"Perhaps the pocket in the western side of Marjah still gives freedom of movement to the Taliban, but that is the extent of their movement."

US Marines and Afghan troops in Marjah "saw sustained but less frequent insurgent activity" on Wednesday, limited mostly to small-scale attacks, Nato said in a statement.

'Returning to normal'

Mohammad Gulab Mangal, the governor of Helmand who was among those who watched the flag-raising on Wednesday, said that life was beginning to return to "normal" in Marjah.

"You can see the people are busy in their daily lives. Some shops are still closed but once they arrest the enemy, hopefully, the shops will reopen too."

In depth

  Holbrooke on 'Operation Moshtarak'
  Operation Moshtarak at a glance
  Gallery: Operation Moshtarak
  Video: Forces 'positive' on Afghan assault
  Video: Afghanistan's influential elders
  Video: Taliban second in command captured
  Focus: To win over Afghans, US must listen
  Timeline: Afghanistan in crisis

But he warned that Marjah had not yet been "cleared" completely of Taliban fighters or the mines they have planted.

He said Afghan troops were still active in the area, and he declined to give an estimate for how long it would take until Marjah was under complete government control.

"From the military point of view, one cannot set an exact timeline but work to clear mines continues," he said.

Meanwhile, a Taliban spokesman disputed that US-led forces were gaining making gains from the group's fighters, saying that Nato forces were under siege.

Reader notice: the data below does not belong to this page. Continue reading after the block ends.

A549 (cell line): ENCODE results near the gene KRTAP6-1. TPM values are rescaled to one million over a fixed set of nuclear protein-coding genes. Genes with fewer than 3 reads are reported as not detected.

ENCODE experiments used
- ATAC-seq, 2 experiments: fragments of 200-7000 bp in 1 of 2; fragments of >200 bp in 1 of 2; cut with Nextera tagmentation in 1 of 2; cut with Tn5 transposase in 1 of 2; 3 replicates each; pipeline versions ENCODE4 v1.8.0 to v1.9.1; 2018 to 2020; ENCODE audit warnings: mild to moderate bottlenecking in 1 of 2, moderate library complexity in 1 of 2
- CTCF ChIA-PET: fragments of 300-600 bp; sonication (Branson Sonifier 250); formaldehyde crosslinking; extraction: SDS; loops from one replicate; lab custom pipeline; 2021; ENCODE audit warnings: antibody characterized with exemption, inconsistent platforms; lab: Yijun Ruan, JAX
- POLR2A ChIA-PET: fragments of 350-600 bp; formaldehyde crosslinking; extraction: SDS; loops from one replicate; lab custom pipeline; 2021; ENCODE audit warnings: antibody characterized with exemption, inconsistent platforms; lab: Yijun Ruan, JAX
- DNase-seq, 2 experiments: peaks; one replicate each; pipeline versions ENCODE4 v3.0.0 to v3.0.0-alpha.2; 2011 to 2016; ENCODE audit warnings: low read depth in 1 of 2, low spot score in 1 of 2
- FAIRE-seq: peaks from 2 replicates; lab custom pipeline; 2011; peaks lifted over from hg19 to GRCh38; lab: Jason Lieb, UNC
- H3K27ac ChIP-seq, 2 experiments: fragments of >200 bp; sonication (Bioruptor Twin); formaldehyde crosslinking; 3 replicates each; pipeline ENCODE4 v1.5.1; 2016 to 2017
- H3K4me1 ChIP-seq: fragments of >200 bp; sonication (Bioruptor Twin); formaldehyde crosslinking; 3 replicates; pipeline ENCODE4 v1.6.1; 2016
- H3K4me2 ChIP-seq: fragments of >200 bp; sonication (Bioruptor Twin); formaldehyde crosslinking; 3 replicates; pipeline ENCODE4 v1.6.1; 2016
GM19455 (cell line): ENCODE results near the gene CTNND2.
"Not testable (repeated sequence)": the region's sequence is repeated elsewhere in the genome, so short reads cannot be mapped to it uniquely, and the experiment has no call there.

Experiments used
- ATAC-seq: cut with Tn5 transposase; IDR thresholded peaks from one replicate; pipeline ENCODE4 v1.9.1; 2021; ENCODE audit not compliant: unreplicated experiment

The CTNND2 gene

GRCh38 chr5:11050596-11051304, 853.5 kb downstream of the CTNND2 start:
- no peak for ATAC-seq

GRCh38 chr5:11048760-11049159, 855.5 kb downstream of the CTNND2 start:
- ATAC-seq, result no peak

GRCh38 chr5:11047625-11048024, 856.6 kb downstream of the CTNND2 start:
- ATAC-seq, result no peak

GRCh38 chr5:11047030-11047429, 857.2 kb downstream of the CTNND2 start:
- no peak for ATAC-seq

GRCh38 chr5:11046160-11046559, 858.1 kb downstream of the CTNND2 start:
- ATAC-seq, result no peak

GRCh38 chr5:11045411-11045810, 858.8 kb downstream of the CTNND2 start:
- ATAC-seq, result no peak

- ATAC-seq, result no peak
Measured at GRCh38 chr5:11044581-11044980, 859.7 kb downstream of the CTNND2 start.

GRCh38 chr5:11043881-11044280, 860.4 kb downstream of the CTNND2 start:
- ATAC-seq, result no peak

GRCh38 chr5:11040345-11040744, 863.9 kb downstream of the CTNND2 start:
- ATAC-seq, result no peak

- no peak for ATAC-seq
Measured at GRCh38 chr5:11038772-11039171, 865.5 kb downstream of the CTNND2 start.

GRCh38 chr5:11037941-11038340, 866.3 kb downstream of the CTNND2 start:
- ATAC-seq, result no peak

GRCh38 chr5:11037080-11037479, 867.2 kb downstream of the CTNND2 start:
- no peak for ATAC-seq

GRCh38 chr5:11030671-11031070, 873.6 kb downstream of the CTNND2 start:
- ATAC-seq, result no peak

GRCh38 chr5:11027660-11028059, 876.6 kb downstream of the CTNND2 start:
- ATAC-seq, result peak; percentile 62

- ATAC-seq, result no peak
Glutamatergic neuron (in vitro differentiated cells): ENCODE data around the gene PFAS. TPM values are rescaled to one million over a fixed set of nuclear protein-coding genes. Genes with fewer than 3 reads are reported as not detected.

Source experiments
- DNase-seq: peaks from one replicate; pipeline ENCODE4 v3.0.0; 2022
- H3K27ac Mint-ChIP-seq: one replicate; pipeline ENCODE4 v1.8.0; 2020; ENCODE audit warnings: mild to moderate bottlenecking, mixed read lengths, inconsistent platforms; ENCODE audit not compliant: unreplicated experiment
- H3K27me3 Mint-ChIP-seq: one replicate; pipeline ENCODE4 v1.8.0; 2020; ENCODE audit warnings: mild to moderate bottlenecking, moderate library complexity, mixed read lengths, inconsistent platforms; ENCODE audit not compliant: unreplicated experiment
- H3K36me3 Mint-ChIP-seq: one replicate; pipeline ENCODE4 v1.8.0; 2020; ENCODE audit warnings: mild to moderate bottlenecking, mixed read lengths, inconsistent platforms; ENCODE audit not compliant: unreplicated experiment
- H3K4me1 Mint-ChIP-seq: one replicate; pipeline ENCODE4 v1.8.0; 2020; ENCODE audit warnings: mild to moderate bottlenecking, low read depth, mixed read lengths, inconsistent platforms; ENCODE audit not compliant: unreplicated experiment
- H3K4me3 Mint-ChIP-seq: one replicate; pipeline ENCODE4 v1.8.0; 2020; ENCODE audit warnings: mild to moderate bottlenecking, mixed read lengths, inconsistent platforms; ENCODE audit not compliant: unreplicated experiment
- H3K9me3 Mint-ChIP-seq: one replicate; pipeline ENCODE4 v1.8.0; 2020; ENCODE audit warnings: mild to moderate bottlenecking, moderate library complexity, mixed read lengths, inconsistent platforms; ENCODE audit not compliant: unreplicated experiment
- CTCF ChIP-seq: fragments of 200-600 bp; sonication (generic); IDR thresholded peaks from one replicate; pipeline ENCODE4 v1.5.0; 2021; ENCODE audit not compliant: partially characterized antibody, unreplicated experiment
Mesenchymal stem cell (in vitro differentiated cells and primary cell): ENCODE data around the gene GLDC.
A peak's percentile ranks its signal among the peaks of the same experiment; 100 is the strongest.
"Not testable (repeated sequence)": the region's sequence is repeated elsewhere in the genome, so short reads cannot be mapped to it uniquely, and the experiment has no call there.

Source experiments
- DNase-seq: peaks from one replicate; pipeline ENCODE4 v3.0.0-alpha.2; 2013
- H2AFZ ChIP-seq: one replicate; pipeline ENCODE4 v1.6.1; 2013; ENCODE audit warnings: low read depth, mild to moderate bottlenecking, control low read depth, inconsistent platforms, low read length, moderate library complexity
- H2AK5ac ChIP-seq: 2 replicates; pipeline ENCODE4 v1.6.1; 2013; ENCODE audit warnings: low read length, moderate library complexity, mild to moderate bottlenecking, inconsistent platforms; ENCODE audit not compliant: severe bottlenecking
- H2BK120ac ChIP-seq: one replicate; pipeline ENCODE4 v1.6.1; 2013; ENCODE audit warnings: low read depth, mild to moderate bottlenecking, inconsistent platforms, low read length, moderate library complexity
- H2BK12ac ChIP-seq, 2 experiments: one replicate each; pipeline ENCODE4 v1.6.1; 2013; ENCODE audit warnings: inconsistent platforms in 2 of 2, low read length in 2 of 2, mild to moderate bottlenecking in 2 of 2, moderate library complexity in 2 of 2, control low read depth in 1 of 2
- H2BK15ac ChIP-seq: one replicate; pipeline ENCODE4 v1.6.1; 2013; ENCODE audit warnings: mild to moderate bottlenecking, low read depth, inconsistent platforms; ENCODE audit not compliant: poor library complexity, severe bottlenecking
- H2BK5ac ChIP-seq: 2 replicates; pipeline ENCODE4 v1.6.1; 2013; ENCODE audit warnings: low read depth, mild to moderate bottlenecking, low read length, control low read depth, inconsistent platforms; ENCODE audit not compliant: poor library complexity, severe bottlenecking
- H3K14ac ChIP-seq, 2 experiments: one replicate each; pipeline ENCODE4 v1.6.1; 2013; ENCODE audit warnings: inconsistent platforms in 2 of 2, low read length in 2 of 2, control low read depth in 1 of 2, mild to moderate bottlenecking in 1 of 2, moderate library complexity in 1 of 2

Al Jazeera's James Bays, reporting from Helmand, said the Taliban had put out a statement saying "this is going to be a shameful defeat for international forces".

He said that despite the claims from NAto, Afghan and US military leaders it was quite difficult to determine who was winning on the ground.

"It's very hard to get a full picture of what's going on on the wider battlefield, to see exactly who is in control of what," Bays said.

The military - I don't think - even know exactly where the Taliban are.

"They know there are areas where they haven't gone to yet because of those improvised explosive devices.

"They don't know whether they are going to face any other resistance. So yes, it is very difficult to tell."

Nato-led and Afghan forces have faced sporadic resistance as they have attempted to take Marjah and nearby Nad Ali from the control of Taliban and drugs traffickers.

Nato forces say the offensive, in which 15 Afghan civilians have died, is aimed at re-establishing Afghan government control so security and civil services such as police stations, schools and clinics can be set up.

Officials have reported the deaths of only two international forces troops during the operation so far, with one American and one Briton killed on Saturday.